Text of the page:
Monday, 29 July 2013


This is a picture of The Beatles that I bet many of you haven’t seen. It’s the original concept for what became the infamous butcher cover for the initial pressings of the US LP “Yesterday and Today.” The idea was to give the impression that the woman was being disemboweled. Pleasant, eh?
The Beatles hated the way Capitol in America put out their records, and they felt their material was being butchered. Sgt. Pepper’s Lonely Heart’s Club Band was the first LP that was released exactly as it was in the UK. Well, almost. It was missing the inner groove at the end of side 2

The story of the "butcher cover" has become the stuff of rock legend. Photographer Robert Whitaker was the Beatles' photographer between 1964 and 1966 and came up with the idea for this photo shoot. The Beatles were at the height of their fame and Whitaker bore witness to the hordes of screaming fans and prostrating females, and he wanted to shoot a concept image referencing the celebrity idolatry. Whitaker was also an admirerer of Salvador Dali and surrealism, which influenced his vision. The Beatles were game for the shoot, so Whitaker ran around to butcher shops to find the meat and then had to find the baby dolls and dismember them. "It was a lot of work.''
The photo wasn't originally intended for an album cover. It was meant to be part of a triptych, with the above image the last in the series. The plan was to doctor the image to include halos over the Beatles' heads, referencing religious iconography. Surprisingly, the image landed on the cover of the Capitol Records release of Yesterday and Today. Capitol ended up recalling the cover; they were feeling especially skittish in the wake of John Lennon's "bigger than Jesus" comment.
A new cover for the album was produced and many of the "butcher covers" were destroyed. However, the record company eventually decided it would be cheaper to paste the new cover photo over the old one and once this leaked to the public, fans tried to steam the new cover off to see if the "butcher cover" was underneath. Needless to say, the original "butcher cover" has become a valuable collectable item.

The Real Butcher concept

Whitaker had the idea of creating a satirical commentary on The Beatles' fame, inspired by the German surrealist Hans Bellmer's images of dismembered doll and mannequin parts.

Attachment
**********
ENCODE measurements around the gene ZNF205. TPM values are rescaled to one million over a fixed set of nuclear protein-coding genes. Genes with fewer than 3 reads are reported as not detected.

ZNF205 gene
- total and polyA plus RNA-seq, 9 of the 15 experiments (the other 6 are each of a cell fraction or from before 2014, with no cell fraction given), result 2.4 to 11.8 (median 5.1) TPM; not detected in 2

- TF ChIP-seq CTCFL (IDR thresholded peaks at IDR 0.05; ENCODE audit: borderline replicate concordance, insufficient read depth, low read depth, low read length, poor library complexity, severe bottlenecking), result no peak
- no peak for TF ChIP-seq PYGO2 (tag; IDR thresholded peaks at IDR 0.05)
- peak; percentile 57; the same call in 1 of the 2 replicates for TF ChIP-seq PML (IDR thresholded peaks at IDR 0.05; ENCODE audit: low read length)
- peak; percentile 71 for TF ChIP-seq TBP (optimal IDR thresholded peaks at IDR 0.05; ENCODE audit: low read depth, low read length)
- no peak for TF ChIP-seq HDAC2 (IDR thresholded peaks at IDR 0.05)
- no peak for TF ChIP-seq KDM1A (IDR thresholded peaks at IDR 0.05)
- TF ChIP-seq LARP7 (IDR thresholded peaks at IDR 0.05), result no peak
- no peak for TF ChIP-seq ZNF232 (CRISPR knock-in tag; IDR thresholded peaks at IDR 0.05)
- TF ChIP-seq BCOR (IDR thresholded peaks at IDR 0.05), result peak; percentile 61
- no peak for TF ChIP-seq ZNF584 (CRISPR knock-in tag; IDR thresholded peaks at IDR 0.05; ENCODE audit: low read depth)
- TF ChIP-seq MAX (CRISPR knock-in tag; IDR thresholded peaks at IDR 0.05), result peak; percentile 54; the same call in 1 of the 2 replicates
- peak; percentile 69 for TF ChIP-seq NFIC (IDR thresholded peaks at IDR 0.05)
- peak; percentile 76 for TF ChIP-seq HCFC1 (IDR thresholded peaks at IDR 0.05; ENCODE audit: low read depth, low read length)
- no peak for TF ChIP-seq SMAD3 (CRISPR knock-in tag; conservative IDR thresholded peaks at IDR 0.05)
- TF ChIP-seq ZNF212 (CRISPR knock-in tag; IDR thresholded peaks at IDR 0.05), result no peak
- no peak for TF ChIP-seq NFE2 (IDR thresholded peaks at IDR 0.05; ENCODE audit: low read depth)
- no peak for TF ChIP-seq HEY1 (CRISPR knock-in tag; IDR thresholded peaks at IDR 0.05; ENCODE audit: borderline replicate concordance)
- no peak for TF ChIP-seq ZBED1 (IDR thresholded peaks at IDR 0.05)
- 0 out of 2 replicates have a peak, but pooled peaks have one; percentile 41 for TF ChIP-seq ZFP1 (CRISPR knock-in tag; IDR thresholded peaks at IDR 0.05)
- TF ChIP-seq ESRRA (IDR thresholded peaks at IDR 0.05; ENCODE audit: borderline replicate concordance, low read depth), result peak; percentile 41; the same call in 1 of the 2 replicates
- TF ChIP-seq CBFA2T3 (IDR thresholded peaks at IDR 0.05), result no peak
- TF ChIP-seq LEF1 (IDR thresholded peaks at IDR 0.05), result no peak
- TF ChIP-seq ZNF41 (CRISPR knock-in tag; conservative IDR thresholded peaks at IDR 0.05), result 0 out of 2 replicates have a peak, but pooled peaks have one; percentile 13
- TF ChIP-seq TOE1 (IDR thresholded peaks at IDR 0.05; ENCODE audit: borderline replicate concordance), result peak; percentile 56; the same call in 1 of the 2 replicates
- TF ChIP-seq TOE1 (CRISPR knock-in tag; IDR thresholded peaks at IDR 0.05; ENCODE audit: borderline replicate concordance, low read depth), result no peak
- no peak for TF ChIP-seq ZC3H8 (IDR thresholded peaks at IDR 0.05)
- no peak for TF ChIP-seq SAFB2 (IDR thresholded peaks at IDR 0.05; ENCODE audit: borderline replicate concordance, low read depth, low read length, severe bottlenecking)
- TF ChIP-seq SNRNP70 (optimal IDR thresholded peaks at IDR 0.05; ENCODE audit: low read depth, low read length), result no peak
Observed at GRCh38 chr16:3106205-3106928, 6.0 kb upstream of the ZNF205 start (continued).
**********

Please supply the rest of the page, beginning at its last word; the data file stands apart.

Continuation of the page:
I did a photograph of the Beatles covered in raw meat, dolls and false teeth. Putting meat, dolls and false teeth with The Beatles is essentially part of the same thing, the breakdown of what is regarded as normal. The actual conception for what I still call "Somnambulant Adventure" was Moses coming down from Mount Sinai with the Ten Commandments. He comes across people worshipping a golden calf. All over the world I'd watched people worshiping like idols, like gods, four Beatles. To me they were just stock standard normal people. But this emotion that fans poured on them made me wonder where Christianity was heading.
Robert Whitaker
It was later claimed that the photographs were intended as a protest by The Beatles on their treatment by the press and public, and Capitol Records' insistence on reordering their album tracks for the American market, but Whitaker later denied this, saying it was entirely his idea.
Q: How did that photo, featuring the Beatles among slabs of meat and decapitated dolls, come about? Was it your idea or the Beatles'?
Robert Whitaker: It was mine. Absolutely. It was part of three pictures that should have gone into an icon. And it was a rough. If you could imagine, the background of that picture should have been all gold. Around the heads would have gone silver halos, jewelled. Then there are two other pictures that are in the book [The Unseen Beatles], but not in colour.
Q: How did you prepare for the shoot?
It was hard work. I had to go to the local butcher and get pork. I had to go to a doll factory and find the dolls. I had to go to an eye factory and find the eyes. False teeth. There's a lot in that photograph. I think John's almost-last written words were about that particular cover; that was pointed out to me by Martin Harrison, who wrote the text to my book. I didn't even know that, but I'm learning a lot.
Q: Why meat and dolls? There's been a lot of conjecture over the years about what that photo meant. The most popular theory is that it was a protest by the Beatles against Capitol Records for supposedly "butchering" their records in the States.